I sincerely hope the attackers find their way to a hospital that could help, if only the hospital still had resources for which they played a hand in removing. I wish I could be there to say the word "irony".
     
    Raoul Duke and Arris like this.
  6. Skidmarksdeluxe

    Skidmarksdeluxe TS Evangelist Posts: 6,505   +2,054

    This is a hospital for crying out aloud, you'd think they'd know how to combat viruses. Silly jokes asides, they're playing with peoples lives here. If they catch these freaks I hope they get 25 to life, no parole.
     
  7. cliffordcooley

    cliffordcooley TS Guardian Fighter Posts: 8,555   +2,898

    "5 to death" 5 years to reflect as they journey to the gas chamber. And then give a public statement just before the end, as to whether they think their decision was worth it..
     
    Skidmarksdeluxe likes this.
  8. maxxcool

    maxxcool TS Rookie

    And I for 15 years have done only AV support and know of one tech firm that maintains two different hospital chains that run a batch file to unlock doctors AD accounts every 15 minutes because of rampant sality, qakbot infections on winxp devices and hope laptops used by the staff. it is easy to find good networks and bad. this one is bad if it took out the whole network and was unable to be stopped.
     
  9. Hexic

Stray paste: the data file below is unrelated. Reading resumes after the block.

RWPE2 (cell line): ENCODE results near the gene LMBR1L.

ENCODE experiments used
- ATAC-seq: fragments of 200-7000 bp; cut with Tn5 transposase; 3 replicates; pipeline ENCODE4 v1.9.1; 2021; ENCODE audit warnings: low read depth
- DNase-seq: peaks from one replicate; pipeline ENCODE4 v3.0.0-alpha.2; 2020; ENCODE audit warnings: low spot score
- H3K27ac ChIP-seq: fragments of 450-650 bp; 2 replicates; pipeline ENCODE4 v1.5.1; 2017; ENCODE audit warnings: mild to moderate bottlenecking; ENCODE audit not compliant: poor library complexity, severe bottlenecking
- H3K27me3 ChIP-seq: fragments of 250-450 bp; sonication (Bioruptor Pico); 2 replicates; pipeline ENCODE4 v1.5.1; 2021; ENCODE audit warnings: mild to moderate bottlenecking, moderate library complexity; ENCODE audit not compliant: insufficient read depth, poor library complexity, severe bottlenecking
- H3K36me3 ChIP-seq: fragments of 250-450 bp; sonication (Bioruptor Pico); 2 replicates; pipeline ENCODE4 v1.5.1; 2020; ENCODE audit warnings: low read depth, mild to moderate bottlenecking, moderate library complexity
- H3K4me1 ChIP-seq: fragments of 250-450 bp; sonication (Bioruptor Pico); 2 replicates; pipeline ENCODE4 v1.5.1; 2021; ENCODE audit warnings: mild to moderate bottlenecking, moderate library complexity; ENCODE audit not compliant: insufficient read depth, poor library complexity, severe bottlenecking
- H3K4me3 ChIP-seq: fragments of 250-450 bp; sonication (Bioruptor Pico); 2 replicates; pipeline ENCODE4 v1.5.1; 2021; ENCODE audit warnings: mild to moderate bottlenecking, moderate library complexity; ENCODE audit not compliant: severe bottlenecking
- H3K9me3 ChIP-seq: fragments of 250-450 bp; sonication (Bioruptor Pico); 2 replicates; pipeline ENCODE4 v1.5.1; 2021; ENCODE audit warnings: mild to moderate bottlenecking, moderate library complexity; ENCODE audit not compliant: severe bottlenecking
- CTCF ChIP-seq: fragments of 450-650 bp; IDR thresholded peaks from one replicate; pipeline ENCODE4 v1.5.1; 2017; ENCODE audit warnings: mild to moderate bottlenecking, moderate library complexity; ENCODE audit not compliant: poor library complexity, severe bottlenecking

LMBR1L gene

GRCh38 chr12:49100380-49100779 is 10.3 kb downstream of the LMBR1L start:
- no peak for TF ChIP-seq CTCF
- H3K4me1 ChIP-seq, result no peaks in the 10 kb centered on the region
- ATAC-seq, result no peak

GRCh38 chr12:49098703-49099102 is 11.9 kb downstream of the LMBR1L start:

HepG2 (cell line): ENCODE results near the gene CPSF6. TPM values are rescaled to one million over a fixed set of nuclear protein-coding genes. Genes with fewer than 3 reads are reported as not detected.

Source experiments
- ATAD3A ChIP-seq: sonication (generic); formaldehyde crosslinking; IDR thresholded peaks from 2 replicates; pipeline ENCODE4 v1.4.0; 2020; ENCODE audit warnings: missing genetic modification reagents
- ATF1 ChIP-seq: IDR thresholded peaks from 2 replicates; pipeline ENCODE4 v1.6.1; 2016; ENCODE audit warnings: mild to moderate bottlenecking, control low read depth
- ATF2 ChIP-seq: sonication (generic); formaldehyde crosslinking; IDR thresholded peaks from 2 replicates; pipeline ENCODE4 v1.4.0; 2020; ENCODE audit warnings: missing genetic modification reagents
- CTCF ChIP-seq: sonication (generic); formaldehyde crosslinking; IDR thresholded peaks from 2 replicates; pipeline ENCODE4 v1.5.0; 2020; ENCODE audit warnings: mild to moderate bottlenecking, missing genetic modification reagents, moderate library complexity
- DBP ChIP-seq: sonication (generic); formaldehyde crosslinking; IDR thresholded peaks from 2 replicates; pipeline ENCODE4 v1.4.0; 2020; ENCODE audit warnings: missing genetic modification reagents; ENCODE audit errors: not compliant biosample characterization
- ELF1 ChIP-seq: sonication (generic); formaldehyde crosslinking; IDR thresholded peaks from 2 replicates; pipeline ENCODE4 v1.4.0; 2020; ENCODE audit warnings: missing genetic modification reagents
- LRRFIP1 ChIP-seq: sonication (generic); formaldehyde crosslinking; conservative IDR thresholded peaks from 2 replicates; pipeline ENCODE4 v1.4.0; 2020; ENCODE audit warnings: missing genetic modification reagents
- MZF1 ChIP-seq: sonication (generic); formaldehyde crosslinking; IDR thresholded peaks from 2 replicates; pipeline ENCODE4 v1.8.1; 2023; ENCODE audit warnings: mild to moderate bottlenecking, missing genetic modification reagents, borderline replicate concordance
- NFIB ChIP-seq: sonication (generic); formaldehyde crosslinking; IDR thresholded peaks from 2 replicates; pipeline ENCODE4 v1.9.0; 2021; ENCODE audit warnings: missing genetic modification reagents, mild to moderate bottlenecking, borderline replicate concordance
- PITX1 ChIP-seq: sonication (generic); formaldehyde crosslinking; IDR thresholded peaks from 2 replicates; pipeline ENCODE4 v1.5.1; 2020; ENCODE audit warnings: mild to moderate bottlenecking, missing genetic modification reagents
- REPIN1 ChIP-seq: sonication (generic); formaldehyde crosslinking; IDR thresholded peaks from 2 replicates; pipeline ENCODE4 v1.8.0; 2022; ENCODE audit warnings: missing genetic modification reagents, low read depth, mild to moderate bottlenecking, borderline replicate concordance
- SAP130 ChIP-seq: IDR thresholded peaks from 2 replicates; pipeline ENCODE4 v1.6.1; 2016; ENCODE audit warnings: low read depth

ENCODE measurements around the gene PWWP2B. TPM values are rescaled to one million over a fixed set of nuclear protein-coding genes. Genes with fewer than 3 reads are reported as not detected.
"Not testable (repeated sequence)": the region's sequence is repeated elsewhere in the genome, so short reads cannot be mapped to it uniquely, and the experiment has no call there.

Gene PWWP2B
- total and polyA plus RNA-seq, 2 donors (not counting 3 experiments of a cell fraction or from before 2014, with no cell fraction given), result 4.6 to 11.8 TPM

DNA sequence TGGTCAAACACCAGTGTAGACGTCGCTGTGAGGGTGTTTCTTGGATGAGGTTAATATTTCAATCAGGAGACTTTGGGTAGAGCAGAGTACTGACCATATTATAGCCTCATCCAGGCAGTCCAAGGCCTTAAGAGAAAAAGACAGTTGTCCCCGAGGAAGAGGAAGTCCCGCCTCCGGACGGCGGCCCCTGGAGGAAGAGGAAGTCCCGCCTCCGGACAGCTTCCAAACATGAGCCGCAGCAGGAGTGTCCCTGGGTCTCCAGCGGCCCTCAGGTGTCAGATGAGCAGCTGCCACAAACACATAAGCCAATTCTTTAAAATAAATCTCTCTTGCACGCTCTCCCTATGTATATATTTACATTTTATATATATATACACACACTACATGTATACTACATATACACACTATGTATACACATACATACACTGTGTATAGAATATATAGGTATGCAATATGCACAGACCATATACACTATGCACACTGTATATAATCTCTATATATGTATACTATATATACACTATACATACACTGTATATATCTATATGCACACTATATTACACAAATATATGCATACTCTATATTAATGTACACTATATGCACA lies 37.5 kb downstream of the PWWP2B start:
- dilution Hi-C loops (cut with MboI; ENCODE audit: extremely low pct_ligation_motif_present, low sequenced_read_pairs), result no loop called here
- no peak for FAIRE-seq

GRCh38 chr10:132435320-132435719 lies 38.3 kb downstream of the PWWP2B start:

Hexic TS Addict Posts: 283   +132

    For internal networks that are compromised - WELL over the majority of the time, it's not necessarily the 'network' (whatever everyone keeps generalizing that as), but it's the employees - human error.

    A secretary opened an email with a virus on it (in her spam folder, mind you), it spread throughout the network, and boom. You have a compromise. It's the employees lack of training in most cases that cause network breaches - because they either aren't trained, aren't careful, or a combination of both.

    Speaking of hospitals - the good ones have an IT department that will purposefully send out fake phishing emails to their employees, and then see how many of them do what they were told not to. And every month, there are employees that fall for it. Those employees then get to sit through half a lovely day's worth of re-training!
     
    BSim500 likes this.
  10. tonylukac

    tonylukac TS Evangelist Posts: 1,310   +56

    Ironic that a hospital is infected by a "virus". I volunteered at 2 hospitals in the area at the wrong time; after I finished my medical "career". The one hospital, good samaritan, runs win xp. People in the er there aren't properly trained on ipads. They type gibberish in fields and you hear it going beep, beep, beep while they're typing; ipad ignoring most of what they're wrongly entering. I didn't get sick, but everyone around me was. You develop an immunity. You earn more in computers in civil service. Doctors earn about $180,000. Firemen in this neighborhood earn $200,000 in 10 years, after medical, dental, optical, and life insurance, along with six figure retirements. They don't need a college degree, much less medical school nor internship.
     
    Last edited: Mar 29, 2016
  11. Raoul Duke

    Raoul Duke TS Guru Posts: 930   +354

    I see Win XP in the hospitals here, I'm sure somewhere there is an IT crying on his knees, begging the CEO to upgrade, but is told no, it costs too much.
     
    Hexic likes this.